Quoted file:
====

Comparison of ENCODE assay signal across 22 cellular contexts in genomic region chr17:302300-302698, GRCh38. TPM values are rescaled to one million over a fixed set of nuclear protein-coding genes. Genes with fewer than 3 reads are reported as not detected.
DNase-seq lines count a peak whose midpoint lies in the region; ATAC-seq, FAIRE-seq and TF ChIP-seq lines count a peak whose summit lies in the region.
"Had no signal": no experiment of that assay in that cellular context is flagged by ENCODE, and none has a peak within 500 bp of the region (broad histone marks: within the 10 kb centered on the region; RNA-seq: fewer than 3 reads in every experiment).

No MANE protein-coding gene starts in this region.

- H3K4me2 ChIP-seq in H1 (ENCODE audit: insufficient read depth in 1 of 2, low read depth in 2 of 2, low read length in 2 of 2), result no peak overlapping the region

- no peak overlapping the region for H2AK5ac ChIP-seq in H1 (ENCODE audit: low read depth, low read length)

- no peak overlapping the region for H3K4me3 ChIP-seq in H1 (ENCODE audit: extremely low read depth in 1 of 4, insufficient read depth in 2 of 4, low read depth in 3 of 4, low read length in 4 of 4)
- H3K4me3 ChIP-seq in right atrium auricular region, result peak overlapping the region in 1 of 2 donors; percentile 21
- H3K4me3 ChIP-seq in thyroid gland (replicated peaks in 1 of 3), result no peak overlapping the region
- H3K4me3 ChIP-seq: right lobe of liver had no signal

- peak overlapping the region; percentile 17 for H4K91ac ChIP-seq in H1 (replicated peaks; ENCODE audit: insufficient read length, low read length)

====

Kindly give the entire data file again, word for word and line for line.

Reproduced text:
Comparison of ENCODE assay signal across 22 cellular contexts in genomic region chr17:302300-302698, GRCh38. TPM values are rescaled to one million over a fixed set of nuclear protein-coding genes. Genes with fewer than 3 reads are reported as not detected.
DNase-seq lines count a peak whose midpoint lies in the region; ATAC-seq, FAIRE-seq and TF ChIP-seq lines count a peak whose summit lies in the region.
"Had no signal": no experiment of that assay in that cellular context is flagged by ENCODE, and none has a peak within 500 bp of the region (broad histone marks: within the 10 kb centered on the region; RNA-seq: fewer than 3 reads in every experiment).

No MANE protein-coding gene starts in this region.

- H3K4me2 ChIP-seq in H1 (ENCODE audit: insufficient read depth in 1 of 2, low read depth in 2 of 2, low read length in 2 of 2), result no peak overlapping the region

- no peak overlapping the region for H2AK5ac ChIP-seq in H1 (ENCODE audit: low read depth, low read length)

- no peak overlapping the region for H3K4me3 ChIP-seq in H1 (ENCODE audit: extremely low read depth in 1 of 4, insufficient read depth in 2 of 4, low read depth in 3 of 4, low read length in 4 of 4)
- H3K4me3 ChIP-seq in right atrium auricular region, result peak overlapping the region in 1 of 2 donors; percentile 21
- H3K4me3 ChIP-seq in thyroid gland (replicated peaks in 1 of 3), result no peak overlapping the region
- H3K4me3 ChIP-seq: right lobe of liver had no signal

- peak overlapping the region; percentile 17 for H4K91ac ChIP-seq in H1 (replicated peaks; ENCODE audit: insufficient read length, low read length)